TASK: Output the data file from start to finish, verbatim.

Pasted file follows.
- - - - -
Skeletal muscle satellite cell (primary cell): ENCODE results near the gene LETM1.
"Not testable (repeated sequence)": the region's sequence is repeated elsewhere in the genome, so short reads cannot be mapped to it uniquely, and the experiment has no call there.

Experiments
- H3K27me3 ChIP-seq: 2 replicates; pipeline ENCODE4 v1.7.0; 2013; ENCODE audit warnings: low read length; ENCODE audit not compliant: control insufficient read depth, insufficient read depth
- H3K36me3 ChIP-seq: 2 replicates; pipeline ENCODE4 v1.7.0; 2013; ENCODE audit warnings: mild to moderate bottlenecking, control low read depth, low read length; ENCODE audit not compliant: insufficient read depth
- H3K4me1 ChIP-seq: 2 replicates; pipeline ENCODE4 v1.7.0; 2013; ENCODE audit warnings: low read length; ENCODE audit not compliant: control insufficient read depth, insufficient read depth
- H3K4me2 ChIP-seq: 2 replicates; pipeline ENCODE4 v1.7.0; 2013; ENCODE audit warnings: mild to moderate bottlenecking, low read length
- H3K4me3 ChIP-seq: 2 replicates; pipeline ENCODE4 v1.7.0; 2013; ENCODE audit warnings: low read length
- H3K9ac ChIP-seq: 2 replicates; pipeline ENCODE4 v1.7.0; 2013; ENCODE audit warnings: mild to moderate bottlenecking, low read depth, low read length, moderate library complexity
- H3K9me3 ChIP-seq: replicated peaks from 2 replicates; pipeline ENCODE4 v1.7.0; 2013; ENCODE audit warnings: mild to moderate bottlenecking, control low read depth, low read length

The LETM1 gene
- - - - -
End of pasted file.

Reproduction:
Skeletal muscle satellite cell (primary cell): ENCODE results near the gene LETM1.
"Not testable (repeated sequence)": the region's sequence is repeated elsewhere in the genome, so short reads cannot be mapped to it uniquely, and the experiment has no call there.

Experiments
- H3K27me3 ChIP-seq: 2 replicates; pipeline ENCODE4 v1.7.0; 2013; ENCODE audit warnings: low read length; ENCODE audit not compliant: control insufficient read depth, insufficient read depth
- H3K36me3 ChIP-seq: 2 replicates; pipeline ENCODE4 v1.7.0; 2013; ENCODE audit warnings: mild to moderate bottlenecking, control low read depth, low read length; ENCODE audit not compliant: insufficient read depth
- H3K4me1 ChIP-seq: 2 replicates; pipeline ENCODE4 v1.7.0; 2013; ENCODE audit warnings: low read length; ENCODE audit not compliant: control insufficient read depth, insufficient read depth
- H3K4me2 ChIP-seq: 2 replicates; pipeline ENCODE4 v1.7.0; 2013; ENCODE audit warnings: mild to moderate bottlenecking, low read length
- H3K4me3 ChIP-seq: 2 replicates; pipeline ENCODE4 v1.7.0; 2013; ENCODE audit warnings: low read length
- H3K9ac ChIP-seq: 2 replicates; pipeline ENCODE4 v1.7.0; 2013; ENCODE audit warnings: mild to moderate bottlenecking, low read depth, low read length, moderate library complexity
- H3K9me3 ChIP-seq: replicated peaks from 2 replicates; pipeline ENCODE4 v1.7.0; 2013; ENCODE audit warnings: mild to moderate bottlenecking, control low read depth, low read length

The LETM1 gene